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Storing My Stash

It is my untested observation that not having children makes growing up somewhat more optional. Despite my ambivalence towards various things adult, however, I find evidence of adulthood all over my house and habits. Grown-up-ness is a tricky condition that can be difficult to diagnose until it is has a 106 degree fever.

I often run into little reminders that I am not punk rock anymore. Those who have known me throughout my life might question how punk rock I ever was, but I have been in an offensively named band, so I think that probably qualifies me for some level of former claim to the term.  Similarly, the boyfriend and I sometimes debate whether or not we are middle class. Education, yes, lifestyle, sort of, combined salary, um, no, but by choice, so, maybe.

Our apartment in Columbus (which is not in a middle class neighborhood) is smaller than the apartment in Charleston was (yet more for the rent, hmph), and we would get rid of extra stuff except we are thinking about buying a house, and what if we need it then? And also, as an old granny friend of Matt always says, as soon as you throw something out, you are off running to the store again.

However, because we are not punk rock anymore, the piles of stuff, like the porch swing and beer brewing supplies and boxes we haven’t unpacked because what if we move in a few months?, in the living room, combined with the -5 degree weather keeping us both in the house, have been giving me crazy eyes.

Something had to be done, and it wasn’t going to give me any street cred.  So, we drove the Prius to The Container Store, and bought, you guessed it, containers. I spent the evening organizing my fabric collection, taking it out of mangy, dented, overflowing shoeboxes and color coding it into Made in the USA partially recycled snappy shut plastic containers.

The wild cotton mess of used, dumpstered, inherited, clearance racked, and reclaimed fabrics have a nostalgic and artistic anarchy to them, but for now, the stash is sealed and stacked.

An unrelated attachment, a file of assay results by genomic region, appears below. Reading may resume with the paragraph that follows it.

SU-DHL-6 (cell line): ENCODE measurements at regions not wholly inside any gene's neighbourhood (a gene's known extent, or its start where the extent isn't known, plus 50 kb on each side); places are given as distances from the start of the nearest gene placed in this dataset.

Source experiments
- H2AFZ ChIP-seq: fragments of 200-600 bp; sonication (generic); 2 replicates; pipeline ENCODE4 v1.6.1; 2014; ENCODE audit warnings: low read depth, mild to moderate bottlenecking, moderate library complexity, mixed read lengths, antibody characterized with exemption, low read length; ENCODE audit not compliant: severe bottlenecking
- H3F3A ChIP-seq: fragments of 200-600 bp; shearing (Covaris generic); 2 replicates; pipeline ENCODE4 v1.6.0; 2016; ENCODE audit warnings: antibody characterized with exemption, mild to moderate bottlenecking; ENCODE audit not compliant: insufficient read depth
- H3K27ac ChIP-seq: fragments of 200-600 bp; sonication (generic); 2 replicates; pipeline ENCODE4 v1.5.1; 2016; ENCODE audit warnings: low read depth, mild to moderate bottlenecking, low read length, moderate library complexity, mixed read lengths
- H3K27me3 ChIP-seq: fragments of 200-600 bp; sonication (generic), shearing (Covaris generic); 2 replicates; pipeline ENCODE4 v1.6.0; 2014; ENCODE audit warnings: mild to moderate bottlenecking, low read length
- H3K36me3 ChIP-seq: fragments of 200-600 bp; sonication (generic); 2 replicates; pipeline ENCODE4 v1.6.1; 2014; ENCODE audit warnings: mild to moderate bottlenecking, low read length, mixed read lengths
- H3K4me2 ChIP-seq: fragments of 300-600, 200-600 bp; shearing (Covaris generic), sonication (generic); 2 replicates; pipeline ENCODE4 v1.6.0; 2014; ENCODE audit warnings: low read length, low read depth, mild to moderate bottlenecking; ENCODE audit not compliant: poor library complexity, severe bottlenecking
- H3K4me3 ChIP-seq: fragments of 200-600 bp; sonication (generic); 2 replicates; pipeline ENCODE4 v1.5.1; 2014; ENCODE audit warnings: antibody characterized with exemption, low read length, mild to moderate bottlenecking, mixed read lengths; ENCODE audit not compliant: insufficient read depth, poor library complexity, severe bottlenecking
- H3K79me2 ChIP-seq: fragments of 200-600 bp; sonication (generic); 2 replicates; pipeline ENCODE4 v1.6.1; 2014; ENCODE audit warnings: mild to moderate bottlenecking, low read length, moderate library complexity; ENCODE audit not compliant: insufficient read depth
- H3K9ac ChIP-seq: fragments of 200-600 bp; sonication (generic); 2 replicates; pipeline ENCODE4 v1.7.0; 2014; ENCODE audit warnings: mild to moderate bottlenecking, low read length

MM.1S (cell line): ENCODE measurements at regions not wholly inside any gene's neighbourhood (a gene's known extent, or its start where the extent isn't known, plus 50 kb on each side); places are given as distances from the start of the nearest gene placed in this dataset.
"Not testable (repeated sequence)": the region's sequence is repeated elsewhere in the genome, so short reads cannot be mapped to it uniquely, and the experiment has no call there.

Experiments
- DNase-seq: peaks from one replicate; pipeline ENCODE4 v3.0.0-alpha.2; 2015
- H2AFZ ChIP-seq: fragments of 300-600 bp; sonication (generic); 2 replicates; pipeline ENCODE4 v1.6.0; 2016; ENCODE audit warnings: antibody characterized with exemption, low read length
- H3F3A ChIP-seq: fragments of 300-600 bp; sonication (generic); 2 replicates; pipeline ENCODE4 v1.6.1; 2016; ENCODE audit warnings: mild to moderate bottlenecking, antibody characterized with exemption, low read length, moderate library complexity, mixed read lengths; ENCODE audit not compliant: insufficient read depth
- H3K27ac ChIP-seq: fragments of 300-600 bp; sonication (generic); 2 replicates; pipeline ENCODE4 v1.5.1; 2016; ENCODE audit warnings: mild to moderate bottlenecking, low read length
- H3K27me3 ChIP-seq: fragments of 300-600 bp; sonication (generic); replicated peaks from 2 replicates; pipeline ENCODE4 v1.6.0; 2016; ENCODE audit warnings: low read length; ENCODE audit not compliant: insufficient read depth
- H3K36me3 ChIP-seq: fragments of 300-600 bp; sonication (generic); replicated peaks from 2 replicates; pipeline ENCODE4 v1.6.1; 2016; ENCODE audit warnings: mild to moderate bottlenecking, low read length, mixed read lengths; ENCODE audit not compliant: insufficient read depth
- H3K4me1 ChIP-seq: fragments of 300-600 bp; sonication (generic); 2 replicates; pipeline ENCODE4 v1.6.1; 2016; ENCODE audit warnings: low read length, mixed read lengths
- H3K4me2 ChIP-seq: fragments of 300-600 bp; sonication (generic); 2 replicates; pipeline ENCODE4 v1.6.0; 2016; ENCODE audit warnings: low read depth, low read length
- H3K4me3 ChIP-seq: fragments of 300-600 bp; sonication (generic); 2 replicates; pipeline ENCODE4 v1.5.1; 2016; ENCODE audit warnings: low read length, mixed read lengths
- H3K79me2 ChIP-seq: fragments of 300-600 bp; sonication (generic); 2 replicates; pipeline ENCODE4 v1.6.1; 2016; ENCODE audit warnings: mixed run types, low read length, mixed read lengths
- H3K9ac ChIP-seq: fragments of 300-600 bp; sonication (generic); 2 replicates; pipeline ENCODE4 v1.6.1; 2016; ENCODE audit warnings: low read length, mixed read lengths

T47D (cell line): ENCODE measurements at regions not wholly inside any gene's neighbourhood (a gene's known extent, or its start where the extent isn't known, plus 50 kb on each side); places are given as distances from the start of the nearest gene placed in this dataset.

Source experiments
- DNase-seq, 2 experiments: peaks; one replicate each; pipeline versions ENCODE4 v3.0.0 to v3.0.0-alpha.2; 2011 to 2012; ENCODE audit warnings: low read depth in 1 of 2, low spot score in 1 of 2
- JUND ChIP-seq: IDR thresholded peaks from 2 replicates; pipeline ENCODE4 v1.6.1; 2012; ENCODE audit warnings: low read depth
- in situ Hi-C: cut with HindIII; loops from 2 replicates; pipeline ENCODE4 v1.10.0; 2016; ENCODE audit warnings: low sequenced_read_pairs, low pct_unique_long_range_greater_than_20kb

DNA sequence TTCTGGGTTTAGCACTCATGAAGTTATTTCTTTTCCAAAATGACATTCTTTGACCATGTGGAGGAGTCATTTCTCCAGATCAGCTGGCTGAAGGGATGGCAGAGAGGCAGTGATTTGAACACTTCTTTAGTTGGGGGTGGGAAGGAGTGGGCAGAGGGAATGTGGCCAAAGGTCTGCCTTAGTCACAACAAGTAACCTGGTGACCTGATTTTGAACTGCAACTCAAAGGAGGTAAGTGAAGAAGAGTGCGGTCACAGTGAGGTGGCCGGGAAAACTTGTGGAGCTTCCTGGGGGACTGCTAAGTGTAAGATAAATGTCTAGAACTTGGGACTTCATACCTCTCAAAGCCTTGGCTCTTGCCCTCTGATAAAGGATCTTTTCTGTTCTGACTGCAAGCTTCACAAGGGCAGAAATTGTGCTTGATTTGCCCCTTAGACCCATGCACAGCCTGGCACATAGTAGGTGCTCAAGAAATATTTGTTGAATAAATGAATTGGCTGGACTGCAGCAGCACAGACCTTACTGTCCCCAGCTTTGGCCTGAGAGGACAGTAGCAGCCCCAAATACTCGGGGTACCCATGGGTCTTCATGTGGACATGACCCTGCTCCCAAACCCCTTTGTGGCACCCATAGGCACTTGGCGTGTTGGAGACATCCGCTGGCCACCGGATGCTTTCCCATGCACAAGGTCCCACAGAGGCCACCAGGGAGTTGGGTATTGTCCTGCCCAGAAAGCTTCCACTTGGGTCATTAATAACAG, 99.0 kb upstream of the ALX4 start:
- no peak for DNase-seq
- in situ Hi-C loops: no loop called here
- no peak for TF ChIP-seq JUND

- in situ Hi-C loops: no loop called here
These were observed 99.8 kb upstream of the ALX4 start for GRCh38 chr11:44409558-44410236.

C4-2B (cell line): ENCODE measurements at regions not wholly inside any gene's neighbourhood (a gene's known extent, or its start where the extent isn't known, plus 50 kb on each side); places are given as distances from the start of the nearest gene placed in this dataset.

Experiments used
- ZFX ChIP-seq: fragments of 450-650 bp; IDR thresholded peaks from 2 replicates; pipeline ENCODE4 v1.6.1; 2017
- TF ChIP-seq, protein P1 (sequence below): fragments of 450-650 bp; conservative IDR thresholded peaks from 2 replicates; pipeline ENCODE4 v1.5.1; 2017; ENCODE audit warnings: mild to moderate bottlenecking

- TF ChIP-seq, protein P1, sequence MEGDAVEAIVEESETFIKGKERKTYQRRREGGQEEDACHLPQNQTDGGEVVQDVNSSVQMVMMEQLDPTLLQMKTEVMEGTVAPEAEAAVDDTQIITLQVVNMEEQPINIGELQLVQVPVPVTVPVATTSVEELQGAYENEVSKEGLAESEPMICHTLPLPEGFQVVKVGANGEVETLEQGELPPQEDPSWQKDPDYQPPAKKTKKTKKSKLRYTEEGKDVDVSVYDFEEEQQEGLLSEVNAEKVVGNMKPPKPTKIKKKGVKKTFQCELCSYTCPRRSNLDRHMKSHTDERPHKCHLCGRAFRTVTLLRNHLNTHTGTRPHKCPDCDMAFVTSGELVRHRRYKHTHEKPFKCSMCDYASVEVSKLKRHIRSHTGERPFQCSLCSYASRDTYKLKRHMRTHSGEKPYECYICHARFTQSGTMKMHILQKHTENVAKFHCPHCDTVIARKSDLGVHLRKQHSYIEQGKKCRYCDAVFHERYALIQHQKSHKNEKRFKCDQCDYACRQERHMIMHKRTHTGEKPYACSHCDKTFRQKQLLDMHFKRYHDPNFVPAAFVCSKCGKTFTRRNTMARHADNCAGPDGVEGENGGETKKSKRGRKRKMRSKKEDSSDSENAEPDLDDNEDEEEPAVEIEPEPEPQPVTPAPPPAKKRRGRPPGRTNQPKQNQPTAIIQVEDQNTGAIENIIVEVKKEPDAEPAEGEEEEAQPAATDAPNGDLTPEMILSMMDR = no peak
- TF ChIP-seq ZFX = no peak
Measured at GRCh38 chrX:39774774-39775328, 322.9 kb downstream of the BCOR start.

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How to Transfer Your Pattern Onto Your Fabric

So, you bought one of these fun patterns online, but how do you make it get on your fabric?

The best tutorial selection (I think) comes from the awesome NeedlenThread.com which is a great place for any kind of information about anything, ever, seriously, related to embroidery.  But crud, there are like, 20 transferring options listed on that website! Which is the best?

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French Knot Apostrophe Tutorial Party!

I like words a lot, and I end up embroidering a lot of words. I have an unused degree in linguistics that allows me to say with no authority that grammar is not actually that important in many situations, but one situation in which it is important is in embroidery. Because if you are going to spend hours writing something in thread, write it right!

So, with my love of correct punctuation in embroidery, here is a tutorial on how I make apostrophes (commas, etc.) using a modified french knot. I know the french knot is a point of frustration for lots of people, and maybe seeing it one more time will help with that, too.